Monday, February 1, 2021

Shakespeare Apocrypha - Sir Thomas More

Firstly, let's quickly get the backstory of this play out the way. It's said to date from the Elizabethan era and only survives in manuscript form. In the manuscript there are several different handwriting styles. One of which is thought by some researchers to be the hand of William Shakespeare. If this is correct it's the only surviving evidence of Shakespeare's handwriting. Aside from records of his signature.

(Any eagle-eyed readers will immediately spot the first problem with this - they therefore have nothing to compare it with, except the signatures. So as they have no idea what Shakespeare's actual handwriting looked like, nor any contemporary accounts of Shakespeare's involvement, we're once again basing everything on; these few passages read like Shakespeare. --you can probably guess what my thoughts are on this one by now :)

(Sir Thomas Moore,
1911 printed edition, snippet)

Anyway, let's come to my thoughts proper. This was an odd one as it read very differently to all the other works I've read so far. It didn't feel like a work of Shakespeare at all. Of course, even those scholars suggesting he had a hand in it only state that it's those few Shakespeare-written pages that are his, but even those brief parts breezed past me. In fact, to me the entire work read as if it was written by a Victorian school headmaster attempting to write something in the style of Shakespeare.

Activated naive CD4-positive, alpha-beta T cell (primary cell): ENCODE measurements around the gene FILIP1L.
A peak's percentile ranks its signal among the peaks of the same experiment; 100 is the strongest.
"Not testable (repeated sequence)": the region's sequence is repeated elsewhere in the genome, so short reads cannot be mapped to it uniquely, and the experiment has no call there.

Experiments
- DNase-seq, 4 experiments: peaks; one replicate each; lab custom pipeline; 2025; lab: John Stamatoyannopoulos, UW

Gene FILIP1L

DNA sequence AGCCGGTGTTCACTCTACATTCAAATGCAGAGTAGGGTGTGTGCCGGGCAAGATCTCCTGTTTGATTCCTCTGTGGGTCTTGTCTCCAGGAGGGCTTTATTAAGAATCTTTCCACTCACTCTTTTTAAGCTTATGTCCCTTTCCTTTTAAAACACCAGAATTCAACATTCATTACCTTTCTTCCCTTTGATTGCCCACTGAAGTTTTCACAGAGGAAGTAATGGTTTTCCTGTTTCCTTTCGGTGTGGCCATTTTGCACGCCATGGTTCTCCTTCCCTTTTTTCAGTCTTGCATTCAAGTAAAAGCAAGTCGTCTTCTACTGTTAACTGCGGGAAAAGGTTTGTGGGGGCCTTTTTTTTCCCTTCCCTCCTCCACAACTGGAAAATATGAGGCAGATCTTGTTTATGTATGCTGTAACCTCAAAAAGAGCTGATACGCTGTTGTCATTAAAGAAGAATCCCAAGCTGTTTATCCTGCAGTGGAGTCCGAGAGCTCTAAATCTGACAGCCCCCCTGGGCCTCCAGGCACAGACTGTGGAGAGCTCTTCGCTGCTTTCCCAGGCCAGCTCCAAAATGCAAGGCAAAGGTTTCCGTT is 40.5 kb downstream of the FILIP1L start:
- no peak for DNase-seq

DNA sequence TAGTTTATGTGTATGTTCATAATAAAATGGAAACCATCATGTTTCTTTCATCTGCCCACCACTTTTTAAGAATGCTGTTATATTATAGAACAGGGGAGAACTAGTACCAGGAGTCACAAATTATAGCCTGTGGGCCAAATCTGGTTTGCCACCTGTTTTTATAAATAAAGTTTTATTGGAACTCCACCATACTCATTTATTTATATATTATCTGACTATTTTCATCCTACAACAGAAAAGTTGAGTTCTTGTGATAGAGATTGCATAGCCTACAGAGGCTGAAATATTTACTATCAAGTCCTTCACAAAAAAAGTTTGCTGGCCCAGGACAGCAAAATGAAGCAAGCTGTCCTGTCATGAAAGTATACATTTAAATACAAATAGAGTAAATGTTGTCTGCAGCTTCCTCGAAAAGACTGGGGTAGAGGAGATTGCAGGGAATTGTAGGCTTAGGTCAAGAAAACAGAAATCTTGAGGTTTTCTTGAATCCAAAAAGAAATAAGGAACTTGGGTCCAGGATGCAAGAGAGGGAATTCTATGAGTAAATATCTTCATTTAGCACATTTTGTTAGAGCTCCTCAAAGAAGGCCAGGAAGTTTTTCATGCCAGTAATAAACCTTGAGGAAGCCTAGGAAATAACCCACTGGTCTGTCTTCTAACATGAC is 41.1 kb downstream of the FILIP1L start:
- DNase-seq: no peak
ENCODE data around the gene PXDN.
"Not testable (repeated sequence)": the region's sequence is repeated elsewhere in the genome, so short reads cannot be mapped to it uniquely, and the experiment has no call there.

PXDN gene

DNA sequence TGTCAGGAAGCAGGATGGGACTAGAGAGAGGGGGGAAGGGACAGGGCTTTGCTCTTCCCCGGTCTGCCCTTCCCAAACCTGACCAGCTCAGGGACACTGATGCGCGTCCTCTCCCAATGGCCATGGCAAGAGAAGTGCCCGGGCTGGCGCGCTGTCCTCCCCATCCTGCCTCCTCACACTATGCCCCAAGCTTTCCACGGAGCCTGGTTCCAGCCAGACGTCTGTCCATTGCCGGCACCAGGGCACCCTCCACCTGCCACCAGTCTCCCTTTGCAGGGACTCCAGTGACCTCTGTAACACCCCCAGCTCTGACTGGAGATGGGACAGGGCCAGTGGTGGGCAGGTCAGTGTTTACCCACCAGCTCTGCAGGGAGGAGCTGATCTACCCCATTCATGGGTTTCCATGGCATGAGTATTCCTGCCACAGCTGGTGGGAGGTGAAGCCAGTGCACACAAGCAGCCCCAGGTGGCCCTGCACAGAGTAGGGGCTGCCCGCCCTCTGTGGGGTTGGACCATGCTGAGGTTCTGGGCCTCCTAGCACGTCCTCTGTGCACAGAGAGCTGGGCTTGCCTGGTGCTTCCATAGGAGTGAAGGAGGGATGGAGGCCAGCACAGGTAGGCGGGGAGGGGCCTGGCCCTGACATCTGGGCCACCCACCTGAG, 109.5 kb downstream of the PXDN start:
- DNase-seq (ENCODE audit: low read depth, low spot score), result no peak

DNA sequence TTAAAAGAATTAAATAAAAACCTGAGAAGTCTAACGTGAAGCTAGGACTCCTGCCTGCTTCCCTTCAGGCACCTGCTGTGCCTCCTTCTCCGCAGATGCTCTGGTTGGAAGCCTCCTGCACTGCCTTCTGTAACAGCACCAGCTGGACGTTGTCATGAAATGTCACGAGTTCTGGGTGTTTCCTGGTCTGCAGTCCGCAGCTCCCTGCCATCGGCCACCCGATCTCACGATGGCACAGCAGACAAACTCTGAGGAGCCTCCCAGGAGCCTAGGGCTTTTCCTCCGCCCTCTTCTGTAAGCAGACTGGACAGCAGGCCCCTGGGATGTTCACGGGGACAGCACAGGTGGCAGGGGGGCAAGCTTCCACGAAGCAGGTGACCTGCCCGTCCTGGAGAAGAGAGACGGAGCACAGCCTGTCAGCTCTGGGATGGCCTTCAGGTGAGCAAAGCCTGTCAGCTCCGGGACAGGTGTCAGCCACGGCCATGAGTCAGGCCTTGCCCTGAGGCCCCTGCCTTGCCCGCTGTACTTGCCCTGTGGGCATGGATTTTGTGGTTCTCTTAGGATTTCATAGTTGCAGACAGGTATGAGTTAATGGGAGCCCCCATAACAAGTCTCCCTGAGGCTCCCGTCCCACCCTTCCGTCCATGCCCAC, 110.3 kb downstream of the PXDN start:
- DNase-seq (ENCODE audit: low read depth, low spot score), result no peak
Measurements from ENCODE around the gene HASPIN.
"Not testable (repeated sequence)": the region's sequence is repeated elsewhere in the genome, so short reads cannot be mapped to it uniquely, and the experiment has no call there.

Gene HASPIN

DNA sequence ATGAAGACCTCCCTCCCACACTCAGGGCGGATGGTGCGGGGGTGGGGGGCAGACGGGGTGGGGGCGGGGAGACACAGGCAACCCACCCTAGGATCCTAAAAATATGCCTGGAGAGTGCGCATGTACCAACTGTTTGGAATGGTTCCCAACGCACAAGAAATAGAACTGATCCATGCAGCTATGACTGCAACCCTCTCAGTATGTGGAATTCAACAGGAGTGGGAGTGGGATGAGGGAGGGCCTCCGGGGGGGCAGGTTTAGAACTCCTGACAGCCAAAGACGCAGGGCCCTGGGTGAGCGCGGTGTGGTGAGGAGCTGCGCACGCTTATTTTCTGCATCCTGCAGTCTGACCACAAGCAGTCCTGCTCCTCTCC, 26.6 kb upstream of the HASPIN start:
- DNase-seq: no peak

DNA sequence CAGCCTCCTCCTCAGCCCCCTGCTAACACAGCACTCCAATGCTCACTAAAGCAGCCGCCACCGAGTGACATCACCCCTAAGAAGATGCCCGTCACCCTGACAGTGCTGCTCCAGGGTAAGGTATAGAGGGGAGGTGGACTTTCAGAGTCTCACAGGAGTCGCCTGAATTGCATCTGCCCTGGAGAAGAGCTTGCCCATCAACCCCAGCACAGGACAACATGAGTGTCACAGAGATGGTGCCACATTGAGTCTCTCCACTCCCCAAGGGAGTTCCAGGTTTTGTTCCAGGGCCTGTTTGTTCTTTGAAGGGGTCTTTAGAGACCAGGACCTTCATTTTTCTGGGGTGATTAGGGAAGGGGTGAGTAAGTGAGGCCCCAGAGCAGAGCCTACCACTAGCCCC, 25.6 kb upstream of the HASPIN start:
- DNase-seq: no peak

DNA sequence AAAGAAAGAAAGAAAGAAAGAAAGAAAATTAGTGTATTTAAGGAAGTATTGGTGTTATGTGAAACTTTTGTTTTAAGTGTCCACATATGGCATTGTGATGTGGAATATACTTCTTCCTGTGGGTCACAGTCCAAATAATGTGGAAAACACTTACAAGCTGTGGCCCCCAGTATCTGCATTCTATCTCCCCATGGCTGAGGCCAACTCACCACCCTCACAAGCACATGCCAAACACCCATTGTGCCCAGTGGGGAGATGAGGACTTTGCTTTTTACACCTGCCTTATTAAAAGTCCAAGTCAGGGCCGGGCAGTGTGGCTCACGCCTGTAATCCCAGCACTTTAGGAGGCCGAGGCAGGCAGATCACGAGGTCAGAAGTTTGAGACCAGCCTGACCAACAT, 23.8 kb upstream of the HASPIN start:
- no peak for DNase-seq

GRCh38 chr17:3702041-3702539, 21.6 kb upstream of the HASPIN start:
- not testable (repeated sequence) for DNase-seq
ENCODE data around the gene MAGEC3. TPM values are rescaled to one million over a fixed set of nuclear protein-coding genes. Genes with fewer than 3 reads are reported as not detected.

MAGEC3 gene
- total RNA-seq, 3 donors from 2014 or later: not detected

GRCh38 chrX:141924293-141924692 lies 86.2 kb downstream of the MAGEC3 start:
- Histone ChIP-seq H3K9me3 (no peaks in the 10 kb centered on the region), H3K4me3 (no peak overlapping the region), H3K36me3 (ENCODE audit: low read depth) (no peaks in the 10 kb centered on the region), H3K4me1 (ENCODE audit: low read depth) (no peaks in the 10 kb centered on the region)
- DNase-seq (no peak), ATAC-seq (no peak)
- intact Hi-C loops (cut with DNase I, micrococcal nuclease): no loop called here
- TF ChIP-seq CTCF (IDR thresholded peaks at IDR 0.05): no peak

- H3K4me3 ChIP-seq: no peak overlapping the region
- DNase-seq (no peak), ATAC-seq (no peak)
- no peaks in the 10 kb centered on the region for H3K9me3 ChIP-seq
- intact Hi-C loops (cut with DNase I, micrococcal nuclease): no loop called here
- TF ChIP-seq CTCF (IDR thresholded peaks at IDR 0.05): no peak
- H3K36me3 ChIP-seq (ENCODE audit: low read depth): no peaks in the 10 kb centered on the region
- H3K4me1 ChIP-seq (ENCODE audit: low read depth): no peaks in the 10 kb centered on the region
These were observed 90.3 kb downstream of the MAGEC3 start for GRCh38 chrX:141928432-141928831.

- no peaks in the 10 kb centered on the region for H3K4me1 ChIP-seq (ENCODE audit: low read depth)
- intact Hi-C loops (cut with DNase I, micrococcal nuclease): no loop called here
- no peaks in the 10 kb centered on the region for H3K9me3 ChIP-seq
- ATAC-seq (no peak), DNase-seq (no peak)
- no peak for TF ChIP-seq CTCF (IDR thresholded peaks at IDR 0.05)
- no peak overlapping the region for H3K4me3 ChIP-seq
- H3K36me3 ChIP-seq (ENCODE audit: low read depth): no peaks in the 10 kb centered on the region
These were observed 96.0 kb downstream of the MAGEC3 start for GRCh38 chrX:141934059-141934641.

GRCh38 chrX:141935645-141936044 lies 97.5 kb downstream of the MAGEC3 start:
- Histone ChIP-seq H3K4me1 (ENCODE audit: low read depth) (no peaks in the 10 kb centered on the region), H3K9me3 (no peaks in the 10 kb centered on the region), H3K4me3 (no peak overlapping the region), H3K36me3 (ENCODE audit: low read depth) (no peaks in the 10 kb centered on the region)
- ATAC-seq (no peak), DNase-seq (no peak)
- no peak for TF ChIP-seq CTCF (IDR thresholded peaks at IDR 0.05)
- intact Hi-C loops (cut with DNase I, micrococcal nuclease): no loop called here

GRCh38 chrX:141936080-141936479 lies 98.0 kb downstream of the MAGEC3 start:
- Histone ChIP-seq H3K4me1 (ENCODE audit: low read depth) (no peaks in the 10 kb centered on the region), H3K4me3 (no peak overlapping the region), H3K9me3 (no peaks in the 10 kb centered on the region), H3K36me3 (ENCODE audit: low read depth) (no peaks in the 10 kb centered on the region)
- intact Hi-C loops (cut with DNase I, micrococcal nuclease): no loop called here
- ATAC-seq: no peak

It reminded me a bit of reading those 19th century journals you come across on Google Books. Gentleman correspondents, raised on Latin and Shakespeare, writing their staid, but perfectly rhyming poems. Each one fancying themselves a minor-master in the amateur dramatics they all no doubt performed in the church hall or village school play.

In the play the character of Thomas More very much has this vibe about him. He's educated and upstanding. Throws around the odd line of Latin. Fancies himself as a poet. Eagerly joins in with the little play within a play that's in the play. It all very much has that feel. As I was reading I actually kept picturing the clergyman from Pride and Prejudice, Mr Collins particular the 90's BBC adaptation. Someone who presents themselves as cultured and knowledgeable, but who comes across as faintly ridiculous.

(Mr Collins)

I must admit, whilst reading I did at times wonder if the play had been penned much later, or even if it was an outright forgery because of this later feel. Again, at times it felt almost pastiche. For instance, some of the light comedy in the early part of the play comes from two characters called Doll and Clown. Now there's a Doll in Henry IV, Part 2 (and one in Sir John Oldcastle), and of course there are numerous Clown characters in Shakespeare. So these instantly reminded me of those characters, but the feel was completely different. Even though they were also comic.

Another part that felt slightly anachronistic was a passage where Sir Thomas More chides a ruffian for having long hair. Threatening him with three years prison unless he cuts it off. The implication being if he shortened and tidied his hair he would also tidy up his behaviour too.
MORE. [..] When were you last at barbers? how long time
Have you upon your head worn this shag hair?

[..] it is an odious sight